What is it Truly Like Using Hearing Aids?

Two women talking about what hearing aids are really like while having coffee at a table.

Ever wish you could get the inside scoop on what hearing aids are actually like? What would your best friend say if you asked honest questions about what it sounds like, what it feels like, and how they actually feel about wearing one? Here’s a description of what hearing aids are like, but if you truly want to know, come in for a demo.

1. Hearing Aids Occasionally Have Feedback

This isn’t the type of feedback that you get when somebody tells you how they feel about your results. “Feedback “ is a whistling noise that a speaker makes when its microphone picks up the sound coming from the speaker. It produces a sound loop that even advanced speakers like the ones in hearing aids don’t know how to handle.

They may squeal like a speaker in the school auditorium just before the principal starts talking.

Though this can be unpleasant, when hearing aids are correctly tuned, it’s rare. If you’re experiencing it, the earmold might not be properly fitted or you need to replace it.

Some advanced hearing aids have a feedback suppression system that recognizes feedback and stops it in its tracks.

2. Conversations Are Easier to Hear in a Noisy Setting

If you have untreated hearing loss, eating dinner with your family or friends in a noisy restaurant can feel like you’re eating by yourself. It’s almost impossible to keep up with the conversations. You may end up sitting there, nodding and smiling most of the night.

But hearing aids nowadays have some pretty advanced technology that can cancel out background noise. They bring the voices of your family and the servers into crystal clarity.

3. It Gets a Little Sticky Sometimes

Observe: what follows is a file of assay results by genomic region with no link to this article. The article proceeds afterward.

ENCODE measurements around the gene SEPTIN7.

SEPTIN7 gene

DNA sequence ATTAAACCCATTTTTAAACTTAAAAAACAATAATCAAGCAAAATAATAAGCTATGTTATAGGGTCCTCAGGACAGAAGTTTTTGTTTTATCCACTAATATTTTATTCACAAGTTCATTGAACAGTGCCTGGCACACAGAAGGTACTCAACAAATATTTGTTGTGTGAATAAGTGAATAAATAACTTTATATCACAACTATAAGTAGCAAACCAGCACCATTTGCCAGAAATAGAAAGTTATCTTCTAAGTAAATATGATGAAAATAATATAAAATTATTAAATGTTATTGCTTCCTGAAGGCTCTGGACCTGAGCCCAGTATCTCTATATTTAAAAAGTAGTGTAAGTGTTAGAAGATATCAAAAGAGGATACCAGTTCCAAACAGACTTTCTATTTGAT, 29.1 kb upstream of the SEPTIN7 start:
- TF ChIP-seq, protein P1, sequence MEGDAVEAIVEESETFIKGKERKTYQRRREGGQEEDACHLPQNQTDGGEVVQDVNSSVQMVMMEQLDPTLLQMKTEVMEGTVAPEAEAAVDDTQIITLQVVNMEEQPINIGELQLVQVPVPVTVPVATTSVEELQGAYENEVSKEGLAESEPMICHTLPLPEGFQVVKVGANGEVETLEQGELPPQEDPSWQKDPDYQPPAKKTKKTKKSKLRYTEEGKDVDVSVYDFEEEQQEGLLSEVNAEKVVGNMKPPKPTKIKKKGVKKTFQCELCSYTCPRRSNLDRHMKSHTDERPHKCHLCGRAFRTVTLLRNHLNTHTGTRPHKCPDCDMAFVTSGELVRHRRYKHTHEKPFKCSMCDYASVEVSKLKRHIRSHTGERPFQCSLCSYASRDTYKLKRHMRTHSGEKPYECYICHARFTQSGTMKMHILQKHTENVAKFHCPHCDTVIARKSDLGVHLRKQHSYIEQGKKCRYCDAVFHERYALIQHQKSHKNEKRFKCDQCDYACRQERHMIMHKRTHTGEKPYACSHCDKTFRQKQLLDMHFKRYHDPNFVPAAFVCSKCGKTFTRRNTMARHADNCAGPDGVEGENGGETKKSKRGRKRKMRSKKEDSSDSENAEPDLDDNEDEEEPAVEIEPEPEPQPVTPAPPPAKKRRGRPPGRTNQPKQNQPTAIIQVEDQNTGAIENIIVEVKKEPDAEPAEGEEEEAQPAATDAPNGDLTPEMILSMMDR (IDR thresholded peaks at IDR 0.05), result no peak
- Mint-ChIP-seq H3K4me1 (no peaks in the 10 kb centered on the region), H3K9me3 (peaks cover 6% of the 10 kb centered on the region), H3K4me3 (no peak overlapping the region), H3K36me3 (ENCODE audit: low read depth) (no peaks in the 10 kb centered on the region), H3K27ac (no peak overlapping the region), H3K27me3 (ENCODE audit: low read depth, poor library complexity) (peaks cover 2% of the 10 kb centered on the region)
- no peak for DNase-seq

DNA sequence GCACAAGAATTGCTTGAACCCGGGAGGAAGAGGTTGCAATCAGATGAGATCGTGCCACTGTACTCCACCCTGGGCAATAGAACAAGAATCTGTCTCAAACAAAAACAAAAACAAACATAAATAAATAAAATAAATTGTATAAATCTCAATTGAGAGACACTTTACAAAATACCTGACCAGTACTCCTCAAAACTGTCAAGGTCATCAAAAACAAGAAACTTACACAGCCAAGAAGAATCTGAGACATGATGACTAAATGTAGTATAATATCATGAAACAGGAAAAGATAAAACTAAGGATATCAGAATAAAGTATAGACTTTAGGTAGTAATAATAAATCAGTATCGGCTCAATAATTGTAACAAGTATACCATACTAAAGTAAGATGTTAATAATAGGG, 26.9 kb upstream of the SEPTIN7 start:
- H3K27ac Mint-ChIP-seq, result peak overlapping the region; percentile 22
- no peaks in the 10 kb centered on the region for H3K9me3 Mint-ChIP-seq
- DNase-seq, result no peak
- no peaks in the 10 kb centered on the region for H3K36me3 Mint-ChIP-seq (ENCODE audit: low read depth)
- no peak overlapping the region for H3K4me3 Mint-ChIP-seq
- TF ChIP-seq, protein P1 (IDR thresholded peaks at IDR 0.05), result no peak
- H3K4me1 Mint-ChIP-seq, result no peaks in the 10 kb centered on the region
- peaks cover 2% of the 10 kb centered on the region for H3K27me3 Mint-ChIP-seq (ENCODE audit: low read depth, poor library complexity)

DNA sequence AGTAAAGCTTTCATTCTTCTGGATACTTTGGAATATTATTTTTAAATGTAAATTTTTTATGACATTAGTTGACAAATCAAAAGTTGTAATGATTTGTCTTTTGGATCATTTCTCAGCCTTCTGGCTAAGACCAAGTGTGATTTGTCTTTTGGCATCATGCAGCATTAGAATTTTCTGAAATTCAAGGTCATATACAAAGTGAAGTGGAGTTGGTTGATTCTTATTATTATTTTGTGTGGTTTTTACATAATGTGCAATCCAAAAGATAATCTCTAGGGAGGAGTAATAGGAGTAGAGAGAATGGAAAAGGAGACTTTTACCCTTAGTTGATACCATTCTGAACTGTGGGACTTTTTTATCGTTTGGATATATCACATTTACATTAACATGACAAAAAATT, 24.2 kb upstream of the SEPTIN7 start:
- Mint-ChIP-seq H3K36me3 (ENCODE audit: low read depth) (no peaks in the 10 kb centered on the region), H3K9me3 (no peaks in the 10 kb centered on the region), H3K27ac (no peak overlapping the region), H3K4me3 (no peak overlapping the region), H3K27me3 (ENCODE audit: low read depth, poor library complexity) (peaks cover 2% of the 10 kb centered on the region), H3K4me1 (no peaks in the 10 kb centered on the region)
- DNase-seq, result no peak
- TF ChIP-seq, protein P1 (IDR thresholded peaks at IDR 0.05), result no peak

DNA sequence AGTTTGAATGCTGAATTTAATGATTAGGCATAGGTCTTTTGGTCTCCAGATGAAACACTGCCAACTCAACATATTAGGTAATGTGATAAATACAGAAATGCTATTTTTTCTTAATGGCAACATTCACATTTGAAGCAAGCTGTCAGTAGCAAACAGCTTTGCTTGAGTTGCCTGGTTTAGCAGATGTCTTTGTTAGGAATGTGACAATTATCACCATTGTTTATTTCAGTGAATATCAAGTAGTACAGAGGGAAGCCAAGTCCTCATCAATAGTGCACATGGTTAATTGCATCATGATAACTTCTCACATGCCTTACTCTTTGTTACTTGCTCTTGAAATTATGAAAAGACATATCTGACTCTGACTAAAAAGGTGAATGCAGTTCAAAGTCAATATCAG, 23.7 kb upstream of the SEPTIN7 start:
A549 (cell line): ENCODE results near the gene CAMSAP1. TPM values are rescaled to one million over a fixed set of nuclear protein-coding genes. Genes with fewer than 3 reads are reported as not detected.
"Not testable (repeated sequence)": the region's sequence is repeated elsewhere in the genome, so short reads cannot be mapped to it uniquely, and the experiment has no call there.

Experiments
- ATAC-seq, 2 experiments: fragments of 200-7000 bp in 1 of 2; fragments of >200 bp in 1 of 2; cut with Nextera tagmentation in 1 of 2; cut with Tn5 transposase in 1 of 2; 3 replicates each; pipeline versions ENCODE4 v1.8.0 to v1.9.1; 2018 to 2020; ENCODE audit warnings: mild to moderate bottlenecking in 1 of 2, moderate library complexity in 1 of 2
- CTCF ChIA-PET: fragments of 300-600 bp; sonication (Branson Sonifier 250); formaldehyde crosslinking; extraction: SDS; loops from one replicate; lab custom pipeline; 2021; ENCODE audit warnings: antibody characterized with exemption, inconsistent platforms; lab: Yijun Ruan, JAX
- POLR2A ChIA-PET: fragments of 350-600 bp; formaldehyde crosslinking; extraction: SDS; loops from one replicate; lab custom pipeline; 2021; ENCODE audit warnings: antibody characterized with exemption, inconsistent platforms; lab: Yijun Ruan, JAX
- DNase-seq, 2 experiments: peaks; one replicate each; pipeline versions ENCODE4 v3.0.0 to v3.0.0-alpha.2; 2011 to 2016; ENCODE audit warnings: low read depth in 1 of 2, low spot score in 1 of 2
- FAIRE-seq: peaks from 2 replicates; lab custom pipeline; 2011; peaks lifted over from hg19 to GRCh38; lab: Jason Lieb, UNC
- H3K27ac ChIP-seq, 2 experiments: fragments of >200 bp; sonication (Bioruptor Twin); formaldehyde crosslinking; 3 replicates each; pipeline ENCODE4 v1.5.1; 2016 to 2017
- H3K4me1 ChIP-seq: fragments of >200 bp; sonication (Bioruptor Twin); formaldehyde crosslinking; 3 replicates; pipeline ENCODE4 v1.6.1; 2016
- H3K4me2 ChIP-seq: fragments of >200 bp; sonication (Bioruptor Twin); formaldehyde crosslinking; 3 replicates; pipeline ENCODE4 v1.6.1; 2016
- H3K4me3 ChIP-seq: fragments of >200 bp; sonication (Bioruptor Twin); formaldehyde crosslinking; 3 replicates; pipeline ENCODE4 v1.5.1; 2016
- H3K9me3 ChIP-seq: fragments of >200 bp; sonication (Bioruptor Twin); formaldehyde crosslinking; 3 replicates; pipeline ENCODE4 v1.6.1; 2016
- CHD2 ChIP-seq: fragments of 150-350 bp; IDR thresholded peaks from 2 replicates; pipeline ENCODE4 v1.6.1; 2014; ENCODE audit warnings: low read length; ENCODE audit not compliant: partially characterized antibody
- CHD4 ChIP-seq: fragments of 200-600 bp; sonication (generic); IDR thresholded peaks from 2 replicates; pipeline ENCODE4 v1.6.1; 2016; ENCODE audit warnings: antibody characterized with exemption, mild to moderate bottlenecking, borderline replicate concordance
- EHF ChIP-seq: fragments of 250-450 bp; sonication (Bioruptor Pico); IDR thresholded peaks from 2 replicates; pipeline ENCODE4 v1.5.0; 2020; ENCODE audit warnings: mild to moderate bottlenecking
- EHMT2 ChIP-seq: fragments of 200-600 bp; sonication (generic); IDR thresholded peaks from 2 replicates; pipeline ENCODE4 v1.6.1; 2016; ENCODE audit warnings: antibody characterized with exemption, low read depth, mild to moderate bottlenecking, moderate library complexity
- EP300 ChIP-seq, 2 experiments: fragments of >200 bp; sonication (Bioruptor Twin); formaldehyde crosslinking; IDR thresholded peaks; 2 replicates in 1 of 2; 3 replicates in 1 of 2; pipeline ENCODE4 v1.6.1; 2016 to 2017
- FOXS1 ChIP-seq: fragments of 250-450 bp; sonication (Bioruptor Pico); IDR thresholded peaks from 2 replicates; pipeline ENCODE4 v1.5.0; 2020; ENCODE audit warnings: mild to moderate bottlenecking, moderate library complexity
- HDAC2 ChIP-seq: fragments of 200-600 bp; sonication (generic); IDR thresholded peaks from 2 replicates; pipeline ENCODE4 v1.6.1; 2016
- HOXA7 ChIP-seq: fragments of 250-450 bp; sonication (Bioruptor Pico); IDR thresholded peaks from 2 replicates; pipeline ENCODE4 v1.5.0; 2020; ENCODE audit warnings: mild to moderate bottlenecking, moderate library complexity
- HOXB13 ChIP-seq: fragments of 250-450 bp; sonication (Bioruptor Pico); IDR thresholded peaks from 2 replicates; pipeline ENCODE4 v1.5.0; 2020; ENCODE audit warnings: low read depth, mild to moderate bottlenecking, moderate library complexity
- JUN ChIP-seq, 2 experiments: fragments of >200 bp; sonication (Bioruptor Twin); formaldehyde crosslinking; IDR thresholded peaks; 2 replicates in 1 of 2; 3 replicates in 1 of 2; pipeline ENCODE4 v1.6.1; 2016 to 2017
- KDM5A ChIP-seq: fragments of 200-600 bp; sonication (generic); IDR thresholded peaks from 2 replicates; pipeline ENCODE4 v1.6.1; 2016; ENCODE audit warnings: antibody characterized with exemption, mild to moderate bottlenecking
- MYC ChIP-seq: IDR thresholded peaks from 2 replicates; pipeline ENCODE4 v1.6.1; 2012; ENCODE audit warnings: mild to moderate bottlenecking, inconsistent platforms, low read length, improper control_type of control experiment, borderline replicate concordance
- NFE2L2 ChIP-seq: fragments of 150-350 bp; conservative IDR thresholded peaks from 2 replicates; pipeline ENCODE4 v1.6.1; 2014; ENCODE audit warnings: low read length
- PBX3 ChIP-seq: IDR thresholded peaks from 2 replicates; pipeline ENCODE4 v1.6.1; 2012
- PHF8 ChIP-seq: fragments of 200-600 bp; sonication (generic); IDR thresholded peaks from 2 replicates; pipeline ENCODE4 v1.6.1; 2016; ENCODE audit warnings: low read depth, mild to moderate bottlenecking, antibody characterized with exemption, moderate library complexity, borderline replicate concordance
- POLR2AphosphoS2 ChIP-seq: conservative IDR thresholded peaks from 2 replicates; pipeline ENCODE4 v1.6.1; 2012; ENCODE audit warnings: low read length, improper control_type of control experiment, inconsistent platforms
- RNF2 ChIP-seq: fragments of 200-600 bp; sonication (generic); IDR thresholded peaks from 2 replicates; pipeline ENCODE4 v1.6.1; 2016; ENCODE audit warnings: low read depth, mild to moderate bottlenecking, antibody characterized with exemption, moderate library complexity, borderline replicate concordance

When something is not right, your body has a way of responding to it. If you eat something overly spicy hot, you secrete more saliva to rinse it out. You will generate tears if something gets into your eye. Your ears also have a defense system of their own.

Earwax production.

Due to this, earwax buildup can occasionally be an issue for people who wear hearing aids. Fortunately, it’s only wax and it’s not a problem to clean the hearing aids. (We’ll show you how.)

Once you’re finished the cleaning you’re quickly back to good hearing.

4. Your Brain Will Also Get The Benefit

This one may surprise you. If someone begins developing hearing loss it will gradually affect brain function as it progresses.

Fully understanding what people are saying is one of the first things to go. Then memory, learning new things, and problem-solving become challenging.

This brain atrophy can be slowed by getting hearing aids sooner than later. They re-train your brain. They can decrease and even reverse mental decline according to numerous studies. As a matter of fact, 80% of people had increased cognitive function, according to research conducted by the AARP, after using hearing aids to treat their hearing loss.

5. You Need to Replace The Batteries

Those little button batteries can be a bit difficult to deal with. And these batteries seem to choose the worst time to lose power, like when you’re expecting a call from your doctor.

But most of the perceived challenges with these batteries can be easily solved. You can greatly extend battery life by implementing the proper strategies. It’s not hard to bring an extra set because these batteries are inexpensive and small.

Or, nowadays you can buy hearing aids that are rechargeable. When you go to bed, just put them on the charging unit. Put it back on in the morning. There are also solar-powered hearing aid docks so you can even recharge your hearing aid while out fishing. camping, or hiking.

6. You Will Have a Learning Curve

The technology of modern-day hearing aids is quite sophisticated. It’s much simpler than learning to use a computer for the first time. But adjusting to your new hearing aids will certainly take some time.

It progressively improves as you keep wearing your hearing aids. Try to be patient with yourself and your hearing aids throughout this transition.

People who have stayed the course and worn their hearing aids for six months or more typically will say it’s all worth it.

Only actually wearing hearing aids can give you the experiencing of what they’re really like. Isn’t it time to learn for yourself?



The site information is for educational and informational purposes only and does not constitute medical advice. To receive personalized advice or treatment, schedule an appointment.

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